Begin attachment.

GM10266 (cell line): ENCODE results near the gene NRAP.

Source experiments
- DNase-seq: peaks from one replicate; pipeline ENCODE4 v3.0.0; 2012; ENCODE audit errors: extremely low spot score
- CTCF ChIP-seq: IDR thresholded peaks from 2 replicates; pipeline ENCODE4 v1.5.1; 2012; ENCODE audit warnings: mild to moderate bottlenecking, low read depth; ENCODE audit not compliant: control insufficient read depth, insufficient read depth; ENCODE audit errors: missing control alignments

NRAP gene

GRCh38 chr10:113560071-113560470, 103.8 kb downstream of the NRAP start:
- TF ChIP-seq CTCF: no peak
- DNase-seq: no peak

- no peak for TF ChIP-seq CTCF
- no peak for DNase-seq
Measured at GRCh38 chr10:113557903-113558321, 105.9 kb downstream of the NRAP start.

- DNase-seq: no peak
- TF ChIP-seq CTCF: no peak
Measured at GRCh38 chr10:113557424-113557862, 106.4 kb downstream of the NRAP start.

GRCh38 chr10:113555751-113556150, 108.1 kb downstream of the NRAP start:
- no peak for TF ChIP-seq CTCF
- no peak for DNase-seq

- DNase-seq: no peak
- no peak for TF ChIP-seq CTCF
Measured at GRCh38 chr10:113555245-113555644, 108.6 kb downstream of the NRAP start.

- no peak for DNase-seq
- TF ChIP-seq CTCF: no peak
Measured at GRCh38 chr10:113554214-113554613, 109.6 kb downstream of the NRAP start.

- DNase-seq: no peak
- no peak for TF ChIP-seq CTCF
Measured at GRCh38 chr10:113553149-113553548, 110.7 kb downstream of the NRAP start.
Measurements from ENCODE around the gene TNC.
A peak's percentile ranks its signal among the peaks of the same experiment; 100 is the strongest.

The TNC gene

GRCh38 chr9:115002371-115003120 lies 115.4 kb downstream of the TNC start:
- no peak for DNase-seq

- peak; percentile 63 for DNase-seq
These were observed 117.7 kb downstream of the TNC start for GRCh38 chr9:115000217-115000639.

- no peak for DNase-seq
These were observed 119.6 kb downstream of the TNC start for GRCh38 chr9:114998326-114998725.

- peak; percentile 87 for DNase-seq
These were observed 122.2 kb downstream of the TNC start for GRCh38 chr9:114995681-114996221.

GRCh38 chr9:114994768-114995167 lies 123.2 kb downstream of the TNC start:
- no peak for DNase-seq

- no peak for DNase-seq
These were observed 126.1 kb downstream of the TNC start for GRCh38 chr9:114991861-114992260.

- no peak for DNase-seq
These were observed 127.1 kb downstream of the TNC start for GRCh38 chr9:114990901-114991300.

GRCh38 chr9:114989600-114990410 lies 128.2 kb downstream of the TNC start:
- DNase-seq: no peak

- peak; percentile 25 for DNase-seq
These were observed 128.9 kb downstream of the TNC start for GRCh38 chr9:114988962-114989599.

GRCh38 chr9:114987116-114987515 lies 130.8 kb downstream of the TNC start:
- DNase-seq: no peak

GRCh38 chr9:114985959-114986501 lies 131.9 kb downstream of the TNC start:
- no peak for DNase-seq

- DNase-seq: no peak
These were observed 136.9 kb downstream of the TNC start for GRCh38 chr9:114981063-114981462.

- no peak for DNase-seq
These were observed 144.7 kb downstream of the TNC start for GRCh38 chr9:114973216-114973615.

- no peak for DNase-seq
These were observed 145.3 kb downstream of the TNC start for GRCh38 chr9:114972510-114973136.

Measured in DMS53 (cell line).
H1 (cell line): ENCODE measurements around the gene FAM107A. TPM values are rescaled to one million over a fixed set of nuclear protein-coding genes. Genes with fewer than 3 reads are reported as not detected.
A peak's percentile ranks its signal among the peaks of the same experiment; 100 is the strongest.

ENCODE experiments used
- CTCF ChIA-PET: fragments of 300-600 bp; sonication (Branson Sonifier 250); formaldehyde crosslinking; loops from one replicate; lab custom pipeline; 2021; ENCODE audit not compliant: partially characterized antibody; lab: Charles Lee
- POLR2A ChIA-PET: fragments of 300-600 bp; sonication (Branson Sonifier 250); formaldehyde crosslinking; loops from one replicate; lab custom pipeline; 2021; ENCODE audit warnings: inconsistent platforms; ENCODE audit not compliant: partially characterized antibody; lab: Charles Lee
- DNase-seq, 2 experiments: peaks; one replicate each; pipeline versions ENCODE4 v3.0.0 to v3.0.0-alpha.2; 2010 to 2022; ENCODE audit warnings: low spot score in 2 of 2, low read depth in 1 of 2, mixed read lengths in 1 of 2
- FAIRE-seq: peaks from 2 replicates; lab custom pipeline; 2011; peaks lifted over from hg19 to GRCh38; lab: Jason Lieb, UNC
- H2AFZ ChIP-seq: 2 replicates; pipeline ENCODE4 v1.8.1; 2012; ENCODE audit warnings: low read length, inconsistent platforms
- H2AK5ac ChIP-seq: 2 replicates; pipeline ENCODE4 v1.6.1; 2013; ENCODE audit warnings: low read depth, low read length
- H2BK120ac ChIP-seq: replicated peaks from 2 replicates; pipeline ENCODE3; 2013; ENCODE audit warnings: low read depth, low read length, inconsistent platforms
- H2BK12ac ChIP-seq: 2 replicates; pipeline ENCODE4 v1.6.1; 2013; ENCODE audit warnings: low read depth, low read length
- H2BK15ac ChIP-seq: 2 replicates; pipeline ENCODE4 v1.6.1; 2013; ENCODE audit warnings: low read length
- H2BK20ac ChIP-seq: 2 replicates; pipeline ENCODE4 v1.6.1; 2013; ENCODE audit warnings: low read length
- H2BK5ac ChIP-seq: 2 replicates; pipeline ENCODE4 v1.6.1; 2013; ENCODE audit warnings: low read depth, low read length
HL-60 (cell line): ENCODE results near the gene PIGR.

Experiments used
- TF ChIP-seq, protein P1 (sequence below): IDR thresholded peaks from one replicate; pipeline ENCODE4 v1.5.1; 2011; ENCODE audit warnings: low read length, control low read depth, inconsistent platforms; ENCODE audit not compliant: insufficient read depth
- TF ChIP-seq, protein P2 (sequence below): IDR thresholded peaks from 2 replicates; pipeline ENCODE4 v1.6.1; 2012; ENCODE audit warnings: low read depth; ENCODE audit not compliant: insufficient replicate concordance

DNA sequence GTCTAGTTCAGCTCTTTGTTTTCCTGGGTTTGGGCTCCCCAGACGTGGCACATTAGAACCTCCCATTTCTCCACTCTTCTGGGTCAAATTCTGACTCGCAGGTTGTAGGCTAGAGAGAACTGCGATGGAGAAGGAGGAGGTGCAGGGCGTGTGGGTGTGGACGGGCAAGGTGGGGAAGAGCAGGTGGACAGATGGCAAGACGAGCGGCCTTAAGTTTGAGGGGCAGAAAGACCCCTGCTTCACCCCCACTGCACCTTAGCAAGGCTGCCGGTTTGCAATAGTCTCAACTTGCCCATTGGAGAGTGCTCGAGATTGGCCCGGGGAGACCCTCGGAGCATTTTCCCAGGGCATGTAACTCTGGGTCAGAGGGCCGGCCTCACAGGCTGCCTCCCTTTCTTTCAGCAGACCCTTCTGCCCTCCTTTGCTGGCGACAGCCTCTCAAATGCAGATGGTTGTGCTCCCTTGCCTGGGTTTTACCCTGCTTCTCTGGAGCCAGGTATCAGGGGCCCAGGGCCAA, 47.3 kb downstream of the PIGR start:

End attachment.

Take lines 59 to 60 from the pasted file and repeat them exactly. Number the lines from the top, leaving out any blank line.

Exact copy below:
H1 (cell line): ENCODE measurements around the gene FAM107A. TPM values are rescaled to one million over a fixed set of nuclear protein-coding genes. Genes with fewer than 3 reads are reported as not detected.
A peak's percentile ranks its signal among the peaks of the same experiment; 100 is the strongest.